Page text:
Science - USA (2021-07-16)

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SCIENCE sciencemag.org 16 JULY 2021 • VOL 373 ISSUE 6552 289

PHOTO: ISTOCK.COM/DALOMO84

Edited by Jennifer Sills

Undermining Colombia’s


peace and environment


In 2016, Colombia’s government and the
Revolutionary Armed Forces of Colombia
(FARC) signed a long-awaited peace agree-
ment. Although promising for Colombia’s
people, the agreement came with envi-
ronmental risks given that FARC had
unintentionally protected vast areas of
forest by using them as camouflage ( 1 ).
Because Colombia had enjoyed a trend of
improvements in safety ( 2 ), wealth ( 3 ), and
equity ( 4 )—socioeconomic variables that
affect the relationship people have with the
environment ( 5 , 6 )—it seemed possible that
Colombia’s government could work with
local communities to better protect the
country’s important biodiversity and ecosys-
tems. Unfortunately, with the 2018 election
of President Iván Duque, the local commu-
nities critical to environmental stewardship
have been put in jeopardy once again.
Duque openly campaigned against the
2016 peace agreement and has worked to
undermine it since the election. He objected
to the Special Jurisdiction for Peace, a
transitional tribunal that investigates
crimes against humanity committed by
all actors involved in Colombia’s decades-
long conflict ( 7 ). His administration also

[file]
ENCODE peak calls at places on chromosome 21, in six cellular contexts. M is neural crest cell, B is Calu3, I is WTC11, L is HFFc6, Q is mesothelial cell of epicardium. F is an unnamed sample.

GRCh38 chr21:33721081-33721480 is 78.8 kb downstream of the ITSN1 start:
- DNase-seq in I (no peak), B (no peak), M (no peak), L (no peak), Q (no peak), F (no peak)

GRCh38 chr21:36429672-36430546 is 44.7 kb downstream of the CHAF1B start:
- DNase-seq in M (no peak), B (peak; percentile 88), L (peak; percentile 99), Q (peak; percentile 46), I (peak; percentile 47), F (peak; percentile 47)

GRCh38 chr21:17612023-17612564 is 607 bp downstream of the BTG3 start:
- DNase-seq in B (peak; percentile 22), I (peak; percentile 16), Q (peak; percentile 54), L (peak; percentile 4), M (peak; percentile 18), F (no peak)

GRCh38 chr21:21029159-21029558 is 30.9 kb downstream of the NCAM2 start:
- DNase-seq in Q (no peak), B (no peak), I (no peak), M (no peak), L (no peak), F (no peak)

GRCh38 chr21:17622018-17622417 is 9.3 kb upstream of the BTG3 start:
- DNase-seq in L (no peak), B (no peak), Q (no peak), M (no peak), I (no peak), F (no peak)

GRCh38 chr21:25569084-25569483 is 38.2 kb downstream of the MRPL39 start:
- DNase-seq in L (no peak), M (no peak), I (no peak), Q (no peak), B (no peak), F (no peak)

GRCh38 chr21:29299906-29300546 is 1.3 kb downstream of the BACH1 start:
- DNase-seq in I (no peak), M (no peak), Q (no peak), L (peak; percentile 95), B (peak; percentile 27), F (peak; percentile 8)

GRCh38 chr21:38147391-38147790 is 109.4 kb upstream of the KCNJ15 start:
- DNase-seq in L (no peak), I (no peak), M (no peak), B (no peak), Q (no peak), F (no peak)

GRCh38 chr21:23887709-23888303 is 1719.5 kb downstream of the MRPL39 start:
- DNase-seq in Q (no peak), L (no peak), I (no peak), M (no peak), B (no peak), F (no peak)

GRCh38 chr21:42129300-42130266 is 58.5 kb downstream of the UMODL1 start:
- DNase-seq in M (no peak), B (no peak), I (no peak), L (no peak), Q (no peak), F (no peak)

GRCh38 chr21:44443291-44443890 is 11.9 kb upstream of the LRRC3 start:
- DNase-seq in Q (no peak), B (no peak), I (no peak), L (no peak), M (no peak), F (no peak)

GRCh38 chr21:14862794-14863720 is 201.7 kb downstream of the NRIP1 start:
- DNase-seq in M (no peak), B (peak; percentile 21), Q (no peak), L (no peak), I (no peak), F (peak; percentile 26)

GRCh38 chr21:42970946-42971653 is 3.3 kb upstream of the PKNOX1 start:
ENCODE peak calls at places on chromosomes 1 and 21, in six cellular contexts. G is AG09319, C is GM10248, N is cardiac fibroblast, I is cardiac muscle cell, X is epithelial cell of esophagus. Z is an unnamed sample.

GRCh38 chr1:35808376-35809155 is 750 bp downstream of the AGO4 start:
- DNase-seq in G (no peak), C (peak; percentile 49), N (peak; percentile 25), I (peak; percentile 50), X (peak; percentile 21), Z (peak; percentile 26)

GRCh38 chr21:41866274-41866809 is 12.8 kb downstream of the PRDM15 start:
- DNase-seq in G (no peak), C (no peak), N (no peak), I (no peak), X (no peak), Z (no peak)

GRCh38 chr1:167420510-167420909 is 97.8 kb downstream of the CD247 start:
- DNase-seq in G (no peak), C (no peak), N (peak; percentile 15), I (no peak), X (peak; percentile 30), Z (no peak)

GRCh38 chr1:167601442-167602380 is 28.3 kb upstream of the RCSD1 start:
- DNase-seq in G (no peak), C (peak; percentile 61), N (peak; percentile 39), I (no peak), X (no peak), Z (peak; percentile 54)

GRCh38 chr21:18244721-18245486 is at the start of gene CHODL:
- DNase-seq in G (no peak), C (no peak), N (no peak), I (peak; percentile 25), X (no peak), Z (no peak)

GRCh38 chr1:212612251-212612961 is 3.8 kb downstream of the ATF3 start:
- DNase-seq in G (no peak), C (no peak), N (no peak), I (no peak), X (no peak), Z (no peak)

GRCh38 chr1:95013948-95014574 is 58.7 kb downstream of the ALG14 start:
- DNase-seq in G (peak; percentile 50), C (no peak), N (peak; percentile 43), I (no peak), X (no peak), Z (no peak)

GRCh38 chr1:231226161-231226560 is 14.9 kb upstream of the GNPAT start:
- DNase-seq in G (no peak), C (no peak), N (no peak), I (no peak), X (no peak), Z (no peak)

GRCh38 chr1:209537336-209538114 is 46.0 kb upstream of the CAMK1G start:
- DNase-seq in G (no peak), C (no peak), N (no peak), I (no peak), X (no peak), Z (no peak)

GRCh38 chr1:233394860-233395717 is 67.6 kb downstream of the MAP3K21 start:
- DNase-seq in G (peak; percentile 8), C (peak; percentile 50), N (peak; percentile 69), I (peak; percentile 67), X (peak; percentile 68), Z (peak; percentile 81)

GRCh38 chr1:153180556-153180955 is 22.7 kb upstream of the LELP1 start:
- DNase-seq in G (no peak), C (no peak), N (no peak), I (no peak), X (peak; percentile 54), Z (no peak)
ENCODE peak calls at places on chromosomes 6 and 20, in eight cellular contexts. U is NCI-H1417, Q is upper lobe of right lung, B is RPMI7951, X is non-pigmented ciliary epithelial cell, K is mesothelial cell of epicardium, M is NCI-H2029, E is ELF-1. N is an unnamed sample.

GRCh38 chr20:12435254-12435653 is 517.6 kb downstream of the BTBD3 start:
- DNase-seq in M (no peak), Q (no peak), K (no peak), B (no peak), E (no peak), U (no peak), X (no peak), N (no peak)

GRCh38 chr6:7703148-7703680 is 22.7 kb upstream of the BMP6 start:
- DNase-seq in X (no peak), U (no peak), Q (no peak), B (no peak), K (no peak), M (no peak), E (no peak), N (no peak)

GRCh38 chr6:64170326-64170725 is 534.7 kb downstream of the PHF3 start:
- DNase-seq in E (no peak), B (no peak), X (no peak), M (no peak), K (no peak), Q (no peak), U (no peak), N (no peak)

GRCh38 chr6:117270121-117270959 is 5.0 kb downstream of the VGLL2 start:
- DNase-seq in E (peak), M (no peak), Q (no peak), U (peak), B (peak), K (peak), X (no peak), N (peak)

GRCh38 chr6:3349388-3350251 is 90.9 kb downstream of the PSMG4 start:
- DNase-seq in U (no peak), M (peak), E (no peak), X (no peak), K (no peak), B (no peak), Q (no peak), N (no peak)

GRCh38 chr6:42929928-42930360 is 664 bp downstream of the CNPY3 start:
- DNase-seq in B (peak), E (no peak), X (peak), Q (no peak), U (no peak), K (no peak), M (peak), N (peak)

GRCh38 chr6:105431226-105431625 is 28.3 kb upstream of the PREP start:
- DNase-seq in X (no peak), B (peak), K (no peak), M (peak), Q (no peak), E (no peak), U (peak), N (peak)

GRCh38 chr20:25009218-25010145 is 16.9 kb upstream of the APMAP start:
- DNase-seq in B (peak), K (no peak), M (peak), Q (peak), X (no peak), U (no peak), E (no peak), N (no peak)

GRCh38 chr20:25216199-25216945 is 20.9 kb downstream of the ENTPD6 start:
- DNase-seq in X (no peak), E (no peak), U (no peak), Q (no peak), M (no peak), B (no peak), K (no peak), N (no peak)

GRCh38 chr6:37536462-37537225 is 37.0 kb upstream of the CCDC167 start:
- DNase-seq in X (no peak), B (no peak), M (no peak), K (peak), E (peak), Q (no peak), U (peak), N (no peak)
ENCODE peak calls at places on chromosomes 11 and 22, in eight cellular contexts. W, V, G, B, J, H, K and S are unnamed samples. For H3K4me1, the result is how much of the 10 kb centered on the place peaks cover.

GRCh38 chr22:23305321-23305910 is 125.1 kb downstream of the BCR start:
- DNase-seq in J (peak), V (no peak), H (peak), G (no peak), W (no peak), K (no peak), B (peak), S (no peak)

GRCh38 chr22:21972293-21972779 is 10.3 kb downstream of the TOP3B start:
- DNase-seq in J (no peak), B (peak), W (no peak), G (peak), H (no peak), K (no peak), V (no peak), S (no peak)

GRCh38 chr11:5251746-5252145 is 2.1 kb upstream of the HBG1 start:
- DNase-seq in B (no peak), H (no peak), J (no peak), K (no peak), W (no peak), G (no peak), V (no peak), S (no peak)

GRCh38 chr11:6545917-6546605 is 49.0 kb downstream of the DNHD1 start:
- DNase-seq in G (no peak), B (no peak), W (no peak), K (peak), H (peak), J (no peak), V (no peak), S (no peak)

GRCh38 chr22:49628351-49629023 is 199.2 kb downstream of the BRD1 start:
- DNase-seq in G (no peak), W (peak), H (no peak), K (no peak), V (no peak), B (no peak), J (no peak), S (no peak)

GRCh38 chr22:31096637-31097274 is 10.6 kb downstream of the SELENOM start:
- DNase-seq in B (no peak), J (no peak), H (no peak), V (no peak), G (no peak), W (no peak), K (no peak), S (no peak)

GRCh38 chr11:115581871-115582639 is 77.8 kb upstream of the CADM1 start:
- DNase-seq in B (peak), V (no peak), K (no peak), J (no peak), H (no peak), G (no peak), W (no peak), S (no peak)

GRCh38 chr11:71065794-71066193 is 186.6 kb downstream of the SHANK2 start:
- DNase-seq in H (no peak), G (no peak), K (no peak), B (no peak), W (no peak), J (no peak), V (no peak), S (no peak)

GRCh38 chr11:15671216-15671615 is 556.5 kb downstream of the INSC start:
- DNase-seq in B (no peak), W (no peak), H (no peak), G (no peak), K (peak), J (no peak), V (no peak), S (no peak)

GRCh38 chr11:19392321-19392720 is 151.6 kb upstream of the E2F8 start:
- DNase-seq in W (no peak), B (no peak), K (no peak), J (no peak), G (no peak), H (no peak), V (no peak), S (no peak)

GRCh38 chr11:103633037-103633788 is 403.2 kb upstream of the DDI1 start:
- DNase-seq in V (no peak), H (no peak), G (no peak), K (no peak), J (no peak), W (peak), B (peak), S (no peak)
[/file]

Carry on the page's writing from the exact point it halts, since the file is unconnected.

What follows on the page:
launched a controversial military opera-
tion that penalized local communities for
their relatively small role in deforestation
without prosecuting the well-connected and
politically influential actors known to drive
deforestation at a substantially larger scale

LETTERS


Ingeniería, Universidad de Antioquia, Medellín,
Colombia.^3 Departamento de Biología, Facultad de
Ciencias, Pontificia Universidad Javeriana, Bogotá,
DC, Colombia.^4 Programa de Biología, Facultad
de Ciencias Naturales, Universidad del Rosario,
Bogotá, DC, Colombia.^5 Departamento de Ciencias
Biológicas, Universidad de los Andes, Bogotá, DC,
Colombia.^6 Grupo de Ecología Aplicada, Escuela
Ambiental, Facultad de Ingeniería, Universidad de
Antioquia, Medellín, Colombia.^7 Facultad de Minas,
Universidad Nacional de Colombia, Medellín,
Colombia.^8 Department of Earth System Science,
University of California Irvine, Irvine, CA 92697,
USA.^9 Facultad de Ciencias, Universidad Nacional
de Colombia, Medellín, Colombia.^10 Department of
Forestry and Natural Resources and Department
of Biological Sciences, Purdue University, West
Lafayette, IN 47907, USA.
*Corresponding author.
Email: alejandro.salazar-villegas@fulbrightmail.org

REFERENCES AND NOTES


  1. A. Salazar et al., Front. Ecol. Environ. 16 , 525 (2018).

  2. Colombian Ministry of Defense, “Logros de la política de
    defensa y seguridad” (2021); http://www.mindefensa.gov.co/
    irj/go/km/docs/Mindefensa/Documentos/descargas/
    estudios_sectoriales/info_estadistica/LogrosSector
    Defensa.pdf [in Spanish].

  3. National Administrative Department of Statistics
    (DANE), “Monetary poverty in Colombia” (Technical